What to Eat in France: Mouclade de l’île de Ré

Published by Friday, August 28, 2015 Permalink 0

What to Eat in France: Mouclade de l’île de Ré, Curry and Cream Mussels from the Island of Ré

Moules de Bouchot, or Farmed Mussels

Humans have been eating mussels forever. Even the South American Indians left behind piles of millions of shells, and there is evidence that some prehistoric people used the shells as spoons.

Moules de bouchot are a specialty of this region, the Poitou-Charentes, where they are farmed. They are smaller than mussels brought in from the sea.

poitou-charentes map

Poitou-Charentes region showing Ile de Ré.

The story has it that this method of farming mussels was started by a shipwrecked Scotsman (or Irishman?), Patrick Walton, in 1235. Although the locals took him in, he was stranded and without money, so he decided to take up his usual occupation of hunting sea birds. He strung his nets along the coast, holding them in place with wooden posts stuck into the ground. To his great surprise he discovered that his posts were “invaded” by tiny mussels that multiplied at a phenomenal rate. He soon changed professions, and started trapping mussels and fattening them — they were a lot faster to fatten than birds — and in so doing invented the first mussel farms using young tree trunks (bouchot means young tree trunk). It is now common practice on the Atlantic Coast of France.

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Published by Tuesday, June 2, 2015 Permalink 0

Chartres-style Blanquette de Veau Recipe / Apple, onion, carrot and veal stew in apple juice and white sauce recipe

This dish hails from Normandy, where cream, butter, apples and calves are abundant. Chartres is not officially in Normandy, but its cuisine is similar.

by Jonell Galloway

1 kilogram or 2 pounds veal shoulder, cut into 2″ x 2″ pieces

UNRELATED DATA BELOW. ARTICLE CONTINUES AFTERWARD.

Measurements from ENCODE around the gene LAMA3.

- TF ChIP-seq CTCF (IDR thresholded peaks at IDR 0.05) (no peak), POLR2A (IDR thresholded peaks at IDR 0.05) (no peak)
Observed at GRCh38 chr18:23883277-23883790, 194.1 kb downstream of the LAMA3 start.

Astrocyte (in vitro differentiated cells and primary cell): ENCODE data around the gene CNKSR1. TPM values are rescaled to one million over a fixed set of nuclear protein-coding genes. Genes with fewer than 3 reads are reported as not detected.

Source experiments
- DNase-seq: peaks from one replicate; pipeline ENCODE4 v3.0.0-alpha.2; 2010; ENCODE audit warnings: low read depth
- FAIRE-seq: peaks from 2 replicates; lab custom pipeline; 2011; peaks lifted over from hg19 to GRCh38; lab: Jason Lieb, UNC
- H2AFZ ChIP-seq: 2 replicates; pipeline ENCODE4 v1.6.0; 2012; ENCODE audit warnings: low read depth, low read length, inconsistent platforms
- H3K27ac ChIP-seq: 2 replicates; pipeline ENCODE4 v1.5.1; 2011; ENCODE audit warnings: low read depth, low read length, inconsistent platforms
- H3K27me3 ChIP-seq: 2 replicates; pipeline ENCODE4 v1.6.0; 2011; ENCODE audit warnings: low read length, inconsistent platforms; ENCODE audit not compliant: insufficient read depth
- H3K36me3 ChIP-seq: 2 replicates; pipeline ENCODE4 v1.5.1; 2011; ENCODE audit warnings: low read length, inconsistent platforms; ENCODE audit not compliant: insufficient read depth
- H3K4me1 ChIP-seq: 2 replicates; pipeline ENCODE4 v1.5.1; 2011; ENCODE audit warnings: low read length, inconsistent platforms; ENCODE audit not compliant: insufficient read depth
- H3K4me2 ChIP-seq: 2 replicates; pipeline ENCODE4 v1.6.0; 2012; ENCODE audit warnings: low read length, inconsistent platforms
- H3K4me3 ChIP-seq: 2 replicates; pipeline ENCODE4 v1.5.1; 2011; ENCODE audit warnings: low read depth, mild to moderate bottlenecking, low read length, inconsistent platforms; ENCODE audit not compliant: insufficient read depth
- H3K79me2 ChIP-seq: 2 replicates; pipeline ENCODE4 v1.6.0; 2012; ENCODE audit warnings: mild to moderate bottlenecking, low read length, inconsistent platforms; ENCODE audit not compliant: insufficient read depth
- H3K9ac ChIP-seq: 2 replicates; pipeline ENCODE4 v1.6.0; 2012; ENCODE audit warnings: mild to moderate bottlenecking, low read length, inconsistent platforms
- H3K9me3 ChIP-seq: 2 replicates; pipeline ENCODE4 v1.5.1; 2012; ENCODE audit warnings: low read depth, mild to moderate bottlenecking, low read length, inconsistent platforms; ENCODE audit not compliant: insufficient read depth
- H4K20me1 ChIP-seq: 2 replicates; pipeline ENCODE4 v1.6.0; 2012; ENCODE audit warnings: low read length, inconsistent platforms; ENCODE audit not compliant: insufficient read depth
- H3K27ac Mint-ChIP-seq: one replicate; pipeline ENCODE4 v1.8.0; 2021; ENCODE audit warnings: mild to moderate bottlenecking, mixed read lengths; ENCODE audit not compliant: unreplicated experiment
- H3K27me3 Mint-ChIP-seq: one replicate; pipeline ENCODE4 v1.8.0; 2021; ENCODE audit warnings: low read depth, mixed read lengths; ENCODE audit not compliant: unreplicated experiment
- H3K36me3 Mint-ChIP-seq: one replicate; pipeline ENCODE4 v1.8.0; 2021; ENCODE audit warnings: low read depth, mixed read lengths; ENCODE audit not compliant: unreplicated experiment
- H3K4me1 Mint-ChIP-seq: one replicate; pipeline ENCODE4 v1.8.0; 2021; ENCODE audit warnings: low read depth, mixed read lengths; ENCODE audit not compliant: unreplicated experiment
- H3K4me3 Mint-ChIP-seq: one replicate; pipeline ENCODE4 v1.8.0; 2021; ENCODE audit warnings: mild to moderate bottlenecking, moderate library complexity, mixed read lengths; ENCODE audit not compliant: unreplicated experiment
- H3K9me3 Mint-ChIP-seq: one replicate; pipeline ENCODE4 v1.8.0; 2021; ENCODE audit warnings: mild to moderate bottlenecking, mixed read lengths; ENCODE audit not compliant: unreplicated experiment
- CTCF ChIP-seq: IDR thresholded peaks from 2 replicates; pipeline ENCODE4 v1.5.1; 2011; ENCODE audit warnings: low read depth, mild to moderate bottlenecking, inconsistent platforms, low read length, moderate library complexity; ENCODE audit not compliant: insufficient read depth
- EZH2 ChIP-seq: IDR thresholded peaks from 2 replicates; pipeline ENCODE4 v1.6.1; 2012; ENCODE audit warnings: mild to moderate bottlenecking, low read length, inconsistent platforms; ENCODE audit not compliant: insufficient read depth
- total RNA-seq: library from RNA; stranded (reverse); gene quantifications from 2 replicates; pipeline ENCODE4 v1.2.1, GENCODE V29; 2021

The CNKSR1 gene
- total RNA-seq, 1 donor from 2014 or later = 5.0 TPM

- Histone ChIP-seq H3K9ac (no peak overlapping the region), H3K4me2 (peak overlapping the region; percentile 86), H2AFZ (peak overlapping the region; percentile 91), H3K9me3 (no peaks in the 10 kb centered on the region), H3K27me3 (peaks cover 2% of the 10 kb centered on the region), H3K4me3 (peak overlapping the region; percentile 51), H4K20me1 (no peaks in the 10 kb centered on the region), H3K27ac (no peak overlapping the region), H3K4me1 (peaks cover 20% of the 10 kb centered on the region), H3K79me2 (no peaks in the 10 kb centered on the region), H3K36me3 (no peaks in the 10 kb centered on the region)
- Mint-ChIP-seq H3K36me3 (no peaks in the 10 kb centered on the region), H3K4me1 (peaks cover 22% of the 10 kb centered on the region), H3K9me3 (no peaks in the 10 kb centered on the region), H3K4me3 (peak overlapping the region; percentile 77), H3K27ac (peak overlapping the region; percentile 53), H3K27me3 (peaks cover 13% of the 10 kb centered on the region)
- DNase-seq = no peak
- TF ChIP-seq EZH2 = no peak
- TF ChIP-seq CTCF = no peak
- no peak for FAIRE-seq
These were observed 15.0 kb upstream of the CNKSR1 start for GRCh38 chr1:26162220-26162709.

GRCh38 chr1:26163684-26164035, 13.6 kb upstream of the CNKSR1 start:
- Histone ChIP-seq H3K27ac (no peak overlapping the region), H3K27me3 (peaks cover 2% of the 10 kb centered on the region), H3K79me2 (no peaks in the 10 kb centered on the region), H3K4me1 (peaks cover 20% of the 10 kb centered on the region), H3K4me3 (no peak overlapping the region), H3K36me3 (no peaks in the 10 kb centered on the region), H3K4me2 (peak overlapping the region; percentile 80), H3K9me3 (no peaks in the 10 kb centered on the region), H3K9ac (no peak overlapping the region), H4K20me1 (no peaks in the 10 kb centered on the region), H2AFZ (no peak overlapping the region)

12 pearl onions, or the white of 12 small spring onions, peeled and whole
1 apple, chopped
4 carrots, cut into large chunks crosswise
Apple juice
Veal or chicken broth
6 small new potatoes in jacket
4-5 tablespoons flour
2-3tablespoons butter
1/2 liter or 1 quart milk
Italian or flat parsley, chopped
Dutch oven or similar large pan

  1. Put the veal pieces in Dutch oven.
  2. Add the onions, apple and carrots.
  3. Cover with half apple juice and half veal broth. Salt and pepper.
  4. Simmer gently for 1 hour, then add the whole potatoes.
  5. Simmer for 30 to 45 minutes, or until the potatoes are cooked.
  6. Drain broth from meat and reserve it to make white sauce.
  7. Melt butter in a large, deep frying pan or saucepan. When melted, gradually whisk in 3-4 tablespoons of flour, stirring constantly until the roux starts to gently brown.
  8. Gradually whip in the milk until sauce starts to thicken. Continue whipping until all the milk is absorbed. It should be extra thick. If not, put one more tablespoon of flour into a ladle and add white sauce to ladle. Mix well to form a smooth paste, then whip this into white sauce.
  9. Gradually whip the broth from the stew into the white sauce. When smooth and thick, pour this back into the stew.
  10. Gently mix, turning the meat and vegetables over in white sauce.
  11. Simmer very gently for 5 minutes, stirring carefully so that meat and vegetables don’t fall apart.
  12. Serve, sprinkling with chopped parsley.

Note: This is often served with rice. If you prefer rice, leave out the potatoes. Small turnips can also be added at the beginning, as well as other vegetables, according to taste.


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